Guest Post by Rich Gorman
Your online reputation is worth its weight in gold - particularly if you are a business professional, a business owner, an elected official, or any other kind of public figure.
What do people find when they Google the name of your business?
If potential clients and customers online find positive information and glowing reviews, then you're in good shape -- but of course, that's not the way it works out all of the time.
Suppose the opposite is true. Someone Googles the name of your business, and they see one-star reviews, BBB complaints, scam accusations, or simply bad press. It's the easiest thing in the world for that potential customer to keep searching, and find another business with a better reputation.
Simple Steps for Measuring Your Reputation Online
All of that is to say simply that online reputation matters a great deal -- yet many professionals and public figures simply have no idea what their online reputation even is! The good news is that there are steps you can take to monitor your reputation, and know what people are saying about you on the Web...
This is definitely a case where knowledge is power; knowing your online reputation will let you know whether online reputation management tactics are in order.
What are the best reputation monitoring tools?
There are several resources online, such as Klout, FollowerWonk, and more -- but the best options may be the most basic ones...
Search Engines Come First
If you really want to know what people are saying about you on the Web, starting with the search engines is the best bet. Google, Bing, and Yahoo are the most invaluable allies you have in figuring out where you stand, online reputation-wise.
Conducting regular searches for yourself is something any business owner, working professional, or public figure should do.
Knowing how to search for yourself is important, however. You need to cast a wide net here. Say, for example, that you are an attorney in Reno, named Jeff Calhoun. You will want to conduct searches for terms like Jeff Calhoun, Jeff Calhoun Reno, Jeff Calhoun Attorney, Jeff Calhoun Nevada Lawyer, and so on. If you have a name that is commonly misspelled, you will want to search for all possible spelling variations. Basically, search for any terms people might use for trying to find you online.
And you don't have to stop with these simple, manual searches. It's also a great idea to set up Google alerts. This free service will ensure that you know when new blog entries or news releases come out, and make mention of you or your business.
What About Klout?
There is another tool, called Klout, that is increasingly prevalent in measuring online reputation. This isn't a simple monitoring tool; unlike regular Google searches, it won't tell you precisely what people are saying about you, per se, but rather it will measure your "influence" on the Web.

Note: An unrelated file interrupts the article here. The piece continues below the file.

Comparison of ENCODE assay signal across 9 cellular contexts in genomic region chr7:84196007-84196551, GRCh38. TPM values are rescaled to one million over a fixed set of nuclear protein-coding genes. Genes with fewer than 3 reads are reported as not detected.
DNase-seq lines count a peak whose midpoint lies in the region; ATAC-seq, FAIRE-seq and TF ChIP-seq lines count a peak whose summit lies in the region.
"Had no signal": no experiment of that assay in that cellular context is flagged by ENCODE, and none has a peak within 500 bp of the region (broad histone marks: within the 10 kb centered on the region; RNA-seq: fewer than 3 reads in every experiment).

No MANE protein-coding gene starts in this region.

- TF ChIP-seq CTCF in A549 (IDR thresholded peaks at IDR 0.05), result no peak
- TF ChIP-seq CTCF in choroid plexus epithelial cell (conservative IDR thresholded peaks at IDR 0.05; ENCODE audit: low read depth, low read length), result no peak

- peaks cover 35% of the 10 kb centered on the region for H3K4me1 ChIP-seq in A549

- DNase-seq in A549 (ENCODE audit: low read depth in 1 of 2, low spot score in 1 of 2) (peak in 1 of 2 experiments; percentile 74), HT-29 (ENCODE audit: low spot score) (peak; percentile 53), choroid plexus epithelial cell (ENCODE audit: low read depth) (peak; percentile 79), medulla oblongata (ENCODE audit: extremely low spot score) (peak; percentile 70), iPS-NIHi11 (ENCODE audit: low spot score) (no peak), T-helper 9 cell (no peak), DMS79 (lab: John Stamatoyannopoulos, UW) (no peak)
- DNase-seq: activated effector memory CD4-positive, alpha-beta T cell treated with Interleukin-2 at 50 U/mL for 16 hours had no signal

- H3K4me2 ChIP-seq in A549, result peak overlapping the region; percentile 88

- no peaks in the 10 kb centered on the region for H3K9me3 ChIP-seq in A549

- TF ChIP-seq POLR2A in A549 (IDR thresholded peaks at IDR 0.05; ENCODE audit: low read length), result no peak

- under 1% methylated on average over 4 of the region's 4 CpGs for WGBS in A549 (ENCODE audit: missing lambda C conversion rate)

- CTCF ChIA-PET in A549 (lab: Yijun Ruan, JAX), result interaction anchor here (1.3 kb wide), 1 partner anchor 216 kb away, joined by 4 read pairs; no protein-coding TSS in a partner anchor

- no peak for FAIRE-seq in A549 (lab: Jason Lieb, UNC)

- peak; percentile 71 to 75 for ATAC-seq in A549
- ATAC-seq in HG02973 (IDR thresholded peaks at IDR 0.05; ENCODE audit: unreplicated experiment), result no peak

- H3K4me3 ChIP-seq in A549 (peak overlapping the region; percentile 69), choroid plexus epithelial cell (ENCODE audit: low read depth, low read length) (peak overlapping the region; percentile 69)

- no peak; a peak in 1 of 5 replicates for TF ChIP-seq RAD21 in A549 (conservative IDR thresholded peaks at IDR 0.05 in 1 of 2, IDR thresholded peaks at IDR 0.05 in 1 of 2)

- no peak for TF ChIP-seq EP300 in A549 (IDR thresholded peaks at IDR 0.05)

What Klout tells you about yourself is, essentially, threefold; its algorithm measures for how many people you influence; how much you influence them; and, how many people your network influences. The algorithm takes into account your social media accounts, and effectively quantifies your online reach and import.
The bottom line is that Klout is not quite a reputation monitoring device; it's not going to come right out and tell you that you have negative listings to respond to, for instance. It might be useful in helping you ascertain how effective your social media strategies are, however; indeed, Klout weighs Facebook and Twitter activity very heavily, so as an instrument for evaluating the efficacy of a brand's online strategy, Klout is hardly without its uses!
Other Useful Monitoring Tools
Of course, there are still other tools out there for measuring your reputation on the Web, many of them free. A Twitter-specific tool is called FollowerWonk, which helps you measure the reach of your Twitter account in terms of raw data, looking at organic growth and also allowing you to compare stats for multiple accounts -- something useful if you're trying to brand yourself to different online audiences.
There are other tools where that came from, too; PeopleBrowsr seeks to analyze your social media credibility, which it shorthands as "kred" -- a clear indicator that it's in competition with Klout, of course.
All of these tools are useful, and worth checking into -- but it's worth noting that they're more about evaluating the efficacy of your marketing strategies than conducting reputation monitoring, in a strict sense.
If you really just want to know what people are saying about you on the Internet, there is no substitute for the basic, free tools offered by Google, Yahoo, and Bing.
Knowing what's out there about you on the Web is the foundational step in any reputation management campaign -- and using the search engines to your advantage is one of the smartest things any business owner or public figure can do...
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Rich Gorman is a serial internet entrepreneur who has consulted with Tier-1 brands on a variety of issues such as online reputation management. Rich also works with companies and individuals to create reputation repair clearing plans, and is an acknowledged expert in the fields of direct and affiliate marketing.